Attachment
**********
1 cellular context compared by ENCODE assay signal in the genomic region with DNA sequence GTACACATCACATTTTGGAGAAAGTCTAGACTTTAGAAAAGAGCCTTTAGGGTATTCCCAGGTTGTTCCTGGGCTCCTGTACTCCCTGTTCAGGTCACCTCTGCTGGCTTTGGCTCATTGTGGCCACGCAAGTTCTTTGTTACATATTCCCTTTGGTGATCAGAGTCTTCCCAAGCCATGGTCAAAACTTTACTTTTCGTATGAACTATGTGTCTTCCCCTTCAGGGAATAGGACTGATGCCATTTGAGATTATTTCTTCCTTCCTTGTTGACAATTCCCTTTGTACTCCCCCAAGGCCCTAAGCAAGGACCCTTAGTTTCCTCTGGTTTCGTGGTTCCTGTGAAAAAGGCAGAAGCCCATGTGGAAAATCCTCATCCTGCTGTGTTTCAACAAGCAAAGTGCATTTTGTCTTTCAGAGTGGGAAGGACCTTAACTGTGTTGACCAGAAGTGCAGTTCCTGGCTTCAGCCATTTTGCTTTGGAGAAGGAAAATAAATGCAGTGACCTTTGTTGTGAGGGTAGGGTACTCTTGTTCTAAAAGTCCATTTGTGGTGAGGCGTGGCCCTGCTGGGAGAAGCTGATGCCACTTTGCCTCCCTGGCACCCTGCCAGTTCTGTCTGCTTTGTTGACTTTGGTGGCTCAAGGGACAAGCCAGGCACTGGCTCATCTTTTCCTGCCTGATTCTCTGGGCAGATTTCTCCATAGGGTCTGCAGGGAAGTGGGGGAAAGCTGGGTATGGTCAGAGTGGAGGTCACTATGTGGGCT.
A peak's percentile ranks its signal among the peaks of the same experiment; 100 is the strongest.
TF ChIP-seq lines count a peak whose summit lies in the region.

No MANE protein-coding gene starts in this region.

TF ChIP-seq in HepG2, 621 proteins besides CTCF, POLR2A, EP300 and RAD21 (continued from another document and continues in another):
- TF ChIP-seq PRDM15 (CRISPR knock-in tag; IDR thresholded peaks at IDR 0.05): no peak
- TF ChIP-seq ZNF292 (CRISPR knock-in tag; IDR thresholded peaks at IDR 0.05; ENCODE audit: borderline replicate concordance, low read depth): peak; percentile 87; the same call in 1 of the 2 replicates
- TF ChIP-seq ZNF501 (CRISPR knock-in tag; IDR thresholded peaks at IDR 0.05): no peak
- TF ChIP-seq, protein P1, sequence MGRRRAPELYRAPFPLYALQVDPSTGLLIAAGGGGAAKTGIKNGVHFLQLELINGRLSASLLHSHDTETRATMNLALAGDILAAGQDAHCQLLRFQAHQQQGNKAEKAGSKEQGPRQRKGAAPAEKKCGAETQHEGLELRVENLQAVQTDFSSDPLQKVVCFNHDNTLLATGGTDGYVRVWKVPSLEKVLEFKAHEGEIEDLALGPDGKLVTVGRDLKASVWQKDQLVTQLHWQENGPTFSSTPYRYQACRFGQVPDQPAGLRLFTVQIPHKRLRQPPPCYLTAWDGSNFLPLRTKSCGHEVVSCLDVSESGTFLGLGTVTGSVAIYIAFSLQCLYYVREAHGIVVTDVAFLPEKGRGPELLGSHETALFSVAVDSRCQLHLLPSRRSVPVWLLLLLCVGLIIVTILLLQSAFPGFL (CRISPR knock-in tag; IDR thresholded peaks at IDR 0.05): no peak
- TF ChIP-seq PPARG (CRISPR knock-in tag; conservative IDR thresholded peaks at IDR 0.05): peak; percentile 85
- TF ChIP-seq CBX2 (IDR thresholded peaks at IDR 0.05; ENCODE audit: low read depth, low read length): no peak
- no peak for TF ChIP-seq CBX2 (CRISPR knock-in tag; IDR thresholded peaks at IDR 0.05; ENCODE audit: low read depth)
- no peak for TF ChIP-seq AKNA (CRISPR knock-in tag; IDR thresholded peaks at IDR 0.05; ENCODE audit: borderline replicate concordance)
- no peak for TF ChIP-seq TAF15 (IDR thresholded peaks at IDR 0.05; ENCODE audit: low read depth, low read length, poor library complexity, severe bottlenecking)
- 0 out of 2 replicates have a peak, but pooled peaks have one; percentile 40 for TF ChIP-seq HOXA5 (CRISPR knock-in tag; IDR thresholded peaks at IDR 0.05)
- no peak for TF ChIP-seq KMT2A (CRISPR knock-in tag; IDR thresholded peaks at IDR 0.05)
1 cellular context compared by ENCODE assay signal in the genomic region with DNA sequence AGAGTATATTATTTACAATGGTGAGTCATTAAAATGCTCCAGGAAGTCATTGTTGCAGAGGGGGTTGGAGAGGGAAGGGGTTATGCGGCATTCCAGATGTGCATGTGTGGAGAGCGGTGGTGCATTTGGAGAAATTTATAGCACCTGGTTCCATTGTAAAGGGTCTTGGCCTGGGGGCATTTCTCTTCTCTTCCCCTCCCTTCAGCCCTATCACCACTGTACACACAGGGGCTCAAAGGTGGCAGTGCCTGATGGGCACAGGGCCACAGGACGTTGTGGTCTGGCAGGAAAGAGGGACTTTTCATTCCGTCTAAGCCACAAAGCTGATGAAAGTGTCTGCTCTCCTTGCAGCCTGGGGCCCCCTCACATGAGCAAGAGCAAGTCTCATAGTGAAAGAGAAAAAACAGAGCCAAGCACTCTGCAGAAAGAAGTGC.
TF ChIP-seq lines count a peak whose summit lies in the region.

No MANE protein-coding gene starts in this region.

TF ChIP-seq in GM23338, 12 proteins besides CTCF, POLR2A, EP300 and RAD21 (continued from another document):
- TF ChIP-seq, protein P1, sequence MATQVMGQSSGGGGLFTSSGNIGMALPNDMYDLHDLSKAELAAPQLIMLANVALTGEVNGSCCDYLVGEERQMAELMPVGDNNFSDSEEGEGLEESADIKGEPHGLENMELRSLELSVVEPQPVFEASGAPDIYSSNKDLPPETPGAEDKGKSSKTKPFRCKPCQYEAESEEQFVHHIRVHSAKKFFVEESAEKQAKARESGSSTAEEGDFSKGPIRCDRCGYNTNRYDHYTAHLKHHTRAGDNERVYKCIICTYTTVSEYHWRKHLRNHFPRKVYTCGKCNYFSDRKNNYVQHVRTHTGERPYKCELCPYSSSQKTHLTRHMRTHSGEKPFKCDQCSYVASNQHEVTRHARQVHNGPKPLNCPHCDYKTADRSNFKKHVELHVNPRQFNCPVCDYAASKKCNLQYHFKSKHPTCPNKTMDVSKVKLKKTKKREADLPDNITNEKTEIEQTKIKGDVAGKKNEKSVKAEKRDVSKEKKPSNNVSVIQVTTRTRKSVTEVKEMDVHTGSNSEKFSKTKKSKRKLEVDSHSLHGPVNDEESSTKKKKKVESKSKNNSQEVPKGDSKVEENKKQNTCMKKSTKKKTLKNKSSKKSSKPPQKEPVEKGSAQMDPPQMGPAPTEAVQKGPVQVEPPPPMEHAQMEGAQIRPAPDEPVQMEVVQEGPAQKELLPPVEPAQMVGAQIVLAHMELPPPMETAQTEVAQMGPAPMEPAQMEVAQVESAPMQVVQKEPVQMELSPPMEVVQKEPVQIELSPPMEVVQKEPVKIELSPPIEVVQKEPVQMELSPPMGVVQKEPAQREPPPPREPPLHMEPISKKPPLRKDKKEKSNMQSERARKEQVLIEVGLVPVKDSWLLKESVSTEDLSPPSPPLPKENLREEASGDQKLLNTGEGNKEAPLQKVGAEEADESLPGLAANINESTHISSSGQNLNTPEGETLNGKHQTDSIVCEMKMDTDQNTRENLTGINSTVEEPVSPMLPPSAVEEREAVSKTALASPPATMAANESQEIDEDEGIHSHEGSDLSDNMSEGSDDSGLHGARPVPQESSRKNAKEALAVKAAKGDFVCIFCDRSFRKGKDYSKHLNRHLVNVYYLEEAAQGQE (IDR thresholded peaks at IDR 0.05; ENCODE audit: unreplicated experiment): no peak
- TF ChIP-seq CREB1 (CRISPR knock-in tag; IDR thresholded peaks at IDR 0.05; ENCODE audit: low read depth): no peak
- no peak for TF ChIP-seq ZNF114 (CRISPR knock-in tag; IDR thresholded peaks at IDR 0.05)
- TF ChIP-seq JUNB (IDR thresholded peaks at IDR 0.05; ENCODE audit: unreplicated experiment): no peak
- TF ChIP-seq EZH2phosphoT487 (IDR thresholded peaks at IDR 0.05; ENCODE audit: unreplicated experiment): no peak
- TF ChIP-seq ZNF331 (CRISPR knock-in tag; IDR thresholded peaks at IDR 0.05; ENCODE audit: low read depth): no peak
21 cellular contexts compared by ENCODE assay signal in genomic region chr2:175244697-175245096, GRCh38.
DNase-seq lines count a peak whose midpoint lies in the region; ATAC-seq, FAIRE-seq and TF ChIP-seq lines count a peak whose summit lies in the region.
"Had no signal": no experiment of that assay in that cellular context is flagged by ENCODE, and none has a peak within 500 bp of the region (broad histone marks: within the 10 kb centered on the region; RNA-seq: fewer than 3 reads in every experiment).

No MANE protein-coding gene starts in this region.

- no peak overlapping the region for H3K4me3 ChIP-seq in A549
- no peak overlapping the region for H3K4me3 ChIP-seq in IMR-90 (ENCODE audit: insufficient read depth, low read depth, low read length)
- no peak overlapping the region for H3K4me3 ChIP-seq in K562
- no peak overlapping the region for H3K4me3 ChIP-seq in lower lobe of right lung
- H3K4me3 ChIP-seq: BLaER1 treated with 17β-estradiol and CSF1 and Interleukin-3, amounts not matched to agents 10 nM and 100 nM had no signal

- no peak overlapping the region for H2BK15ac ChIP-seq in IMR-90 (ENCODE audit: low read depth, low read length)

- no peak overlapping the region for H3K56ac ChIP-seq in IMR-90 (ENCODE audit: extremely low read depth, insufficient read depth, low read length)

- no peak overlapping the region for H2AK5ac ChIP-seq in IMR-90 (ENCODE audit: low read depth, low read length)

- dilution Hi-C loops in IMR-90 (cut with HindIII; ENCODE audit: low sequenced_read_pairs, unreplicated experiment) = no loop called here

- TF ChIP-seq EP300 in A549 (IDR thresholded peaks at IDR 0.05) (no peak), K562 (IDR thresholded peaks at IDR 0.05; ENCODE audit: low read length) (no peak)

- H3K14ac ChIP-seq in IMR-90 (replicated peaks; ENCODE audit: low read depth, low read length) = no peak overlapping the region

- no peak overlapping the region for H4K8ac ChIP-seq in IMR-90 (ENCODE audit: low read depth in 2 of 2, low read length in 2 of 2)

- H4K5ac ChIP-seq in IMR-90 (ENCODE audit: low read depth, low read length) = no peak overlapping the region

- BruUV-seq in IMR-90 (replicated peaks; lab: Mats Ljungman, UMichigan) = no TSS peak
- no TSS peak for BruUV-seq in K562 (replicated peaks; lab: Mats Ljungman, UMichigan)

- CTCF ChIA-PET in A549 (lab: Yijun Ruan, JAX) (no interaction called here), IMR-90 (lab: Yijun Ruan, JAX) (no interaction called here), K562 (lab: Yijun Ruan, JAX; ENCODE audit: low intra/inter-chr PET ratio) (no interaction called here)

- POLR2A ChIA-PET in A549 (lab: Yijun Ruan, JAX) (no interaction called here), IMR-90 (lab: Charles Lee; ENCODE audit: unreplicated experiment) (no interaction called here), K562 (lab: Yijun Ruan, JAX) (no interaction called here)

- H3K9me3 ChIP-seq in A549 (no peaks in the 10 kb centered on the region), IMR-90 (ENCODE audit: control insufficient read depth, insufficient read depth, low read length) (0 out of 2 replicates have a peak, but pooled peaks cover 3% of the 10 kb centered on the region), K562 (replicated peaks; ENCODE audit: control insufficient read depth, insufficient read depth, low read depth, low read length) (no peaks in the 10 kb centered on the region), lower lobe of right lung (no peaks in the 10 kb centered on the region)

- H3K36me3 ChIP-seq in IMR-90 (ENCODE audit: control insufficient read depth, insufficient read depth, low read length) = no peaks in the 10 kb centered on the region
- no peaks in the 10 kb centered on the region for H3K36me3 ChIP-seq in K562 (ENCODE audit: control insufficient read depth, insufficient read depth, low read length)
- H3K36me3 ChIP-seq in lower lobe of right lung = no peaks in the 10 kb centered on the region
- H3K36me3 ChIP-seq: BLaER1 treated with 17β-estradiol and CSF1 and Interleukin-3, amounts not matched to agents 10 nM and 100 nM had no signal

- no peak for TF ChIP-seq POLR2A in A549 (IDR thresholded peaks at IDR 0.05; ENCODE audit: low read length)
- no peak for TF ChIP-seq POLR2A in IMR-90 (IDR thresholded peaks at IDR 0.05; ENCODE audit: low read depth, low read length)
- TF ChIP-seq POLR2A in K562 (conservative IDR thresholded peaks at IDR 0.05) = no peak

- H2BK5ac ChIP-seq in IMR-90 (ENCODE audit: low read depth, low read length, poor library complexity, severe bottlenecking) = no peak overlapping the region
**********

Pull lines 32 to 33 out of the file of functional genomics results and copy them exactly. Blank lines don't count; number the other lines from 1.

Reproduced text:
- no peak overlapping the region for H3K4me3 ChIP-seq in IMR-90 (ENCODE audit: insufficient read depth, low read depth, low read length)
- no peak overlapping the region for H3K4me3 ChIP-seq in K562